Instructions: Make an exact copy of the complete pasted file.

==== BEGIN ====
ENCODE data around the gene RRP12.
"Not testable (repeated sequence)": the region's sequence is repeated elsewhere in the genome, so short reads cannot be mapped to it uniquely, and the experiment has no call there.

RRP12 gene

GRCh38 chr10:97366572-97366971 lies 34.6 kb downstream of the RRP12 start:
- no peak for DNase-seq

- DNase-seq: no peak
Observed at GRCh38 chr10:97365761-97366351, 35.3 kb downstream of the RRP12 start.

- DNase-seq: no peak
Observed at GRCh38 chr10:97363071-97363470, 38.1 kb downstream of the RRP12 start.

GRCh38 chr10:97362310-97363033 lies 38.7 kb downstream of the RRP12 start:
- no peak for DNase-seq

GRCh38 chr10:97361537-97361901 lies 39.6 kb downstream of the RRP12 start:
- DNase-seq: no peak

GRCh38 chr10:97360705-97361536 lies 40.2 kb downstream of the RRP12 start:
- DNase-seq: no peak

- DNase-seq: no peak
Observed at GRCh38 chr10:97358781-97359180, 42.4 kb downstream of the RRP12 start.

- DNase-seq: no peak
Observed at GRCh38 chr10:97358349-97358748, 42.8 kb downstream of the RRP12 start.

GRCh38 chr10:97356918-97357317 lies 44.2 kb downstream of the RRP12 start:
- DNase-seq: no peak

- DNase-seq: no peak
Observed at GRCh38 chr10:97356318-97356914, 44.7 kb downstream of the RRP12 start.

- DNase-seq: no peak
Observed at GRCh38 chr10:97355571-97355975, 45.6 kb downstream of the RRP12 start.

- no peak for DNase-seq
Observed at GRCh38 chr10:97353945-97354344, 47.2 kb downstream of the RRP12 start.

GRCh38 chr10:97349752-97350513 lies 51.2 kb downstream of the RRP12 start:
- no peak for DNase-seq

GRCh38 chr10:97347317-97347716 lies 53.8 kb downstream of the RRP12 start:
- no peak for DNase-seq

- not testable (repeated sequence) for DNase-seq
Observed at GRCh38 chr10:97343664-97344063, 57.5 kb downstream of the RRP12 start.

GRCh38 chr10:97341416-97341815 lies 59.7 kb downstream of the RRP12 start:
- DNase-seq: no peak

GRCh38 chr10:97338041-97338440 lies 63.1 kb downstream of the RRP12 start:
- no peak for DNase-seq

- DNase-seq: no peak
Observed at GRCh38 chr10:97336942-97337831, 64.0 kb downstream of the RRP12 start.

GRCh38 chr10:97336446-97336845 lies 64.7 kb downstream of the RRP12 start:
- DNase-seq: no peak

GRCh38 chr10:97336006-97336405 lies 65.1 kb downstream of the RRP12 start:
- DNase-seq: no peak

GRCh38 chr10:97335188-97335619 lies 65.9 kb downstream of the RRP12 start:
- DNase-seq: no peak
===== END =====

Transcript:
ENCODE data around the gene RRP12.
"Not testable (repeated sequence)": the region's sequence is repeated elsewhere in the genome, so short reads cannot be mapped to it uniquely, and the experiment has no call there.

RRP12 gene

GRCh38 chr10:97366572-97366971 lies 34.6 kb downstream of the RRP12 start:
- no peak for DNase-seq

- DNase-seq: no peak
Observed at GRCh38 chr10:97365761-97366351, 35.3 kb downstream of the RRP12 start.

- DNase-seq: no peak
Observed at GRCh38 chr10:97363071-97363470, 38.1 kb downstream of the RRP12 start.

GRCh38 chr10:97362310-97363033 lies 38.7 kb downstream of the RRP12 start:
- no peak for DNase-seq

GRCh38 chr10:97361537-97361901 lies 39.6 kb downstream of the RRP12 start:
- DNase-seq: no peak

GRCh38 chr10:97360705-97361536 lies 40.2 kb downstream of the RRP12 start:
- DNase-seq: no peak

- DNase-seq: no peak
Observed at GRCh38 chr10:97358781-97359180, 42.4 kb downstream of the RRP12 start.

- DNase-seq: no peak
Observed at GRCh38 chr10:97358349-97358748, 42.8 kb downstream of the RRP12 start.

GRCh38 chr10:97356918-97357317 lies 44.2 kb downstream of the RRP12 start:
- DNase-seq: no peak

- DNase-seq: no peak
Observed at GRCh38 chr10:97356318-97356914, 44.7 kb downstream of the RRP12 start.

- DNase-seq: no peak
Observed at GRCh38 chr10:97355571-97355975, 45.6 kb downstream of the RRP12 start.

- no peak for DNase-seq
Observed at GRCh38 chr10:97353945-97354344, 47.2 kb downstream of the RRP12 start.

GRCh38 chr10:97349752-97350513 lies 51.2 kb downstream of the RRP12 start:
- no peak for DNase-seq

GRCh38 chr10:97347317-97347716 lies 53.8 kb downstream of the RRP12 start:
- no peak for DNase-seq

- not testable (repeated sequence) for DNase-seq
Observed at GRCh38 chr10:97343664-97344063, 57.5 kb downstream of the RRP12 start.

GRCh38 chr10:97341416-97341815 lies 59.7 kb downstream of the RRP12 start:
- DNase-seq: no peak

GRCh38 chr10:97338041-97338440 lies 63.1 kb downstream of the RRP12 start:
- no peak for DNase-seq

- DNase-seq: no peak
Observed at GRCh38 chr10:97336942-97337831, 64.0 kb downstream of the RRP12 start.

GRCh38 chr10:97336446-97336845 lies 64.7 kb downstream of the RRP12 start:
- DNase-seq: no peak

GRCh38 chr10:97336006-97336405 lies 65.1 kb downstream of the RRP12 start:
- DNase-seq: no peak

GRCh38 chr10:97335188-97335619 lies 65.9 kb downstream of the RRP12 start:
- DNase-seq: no peak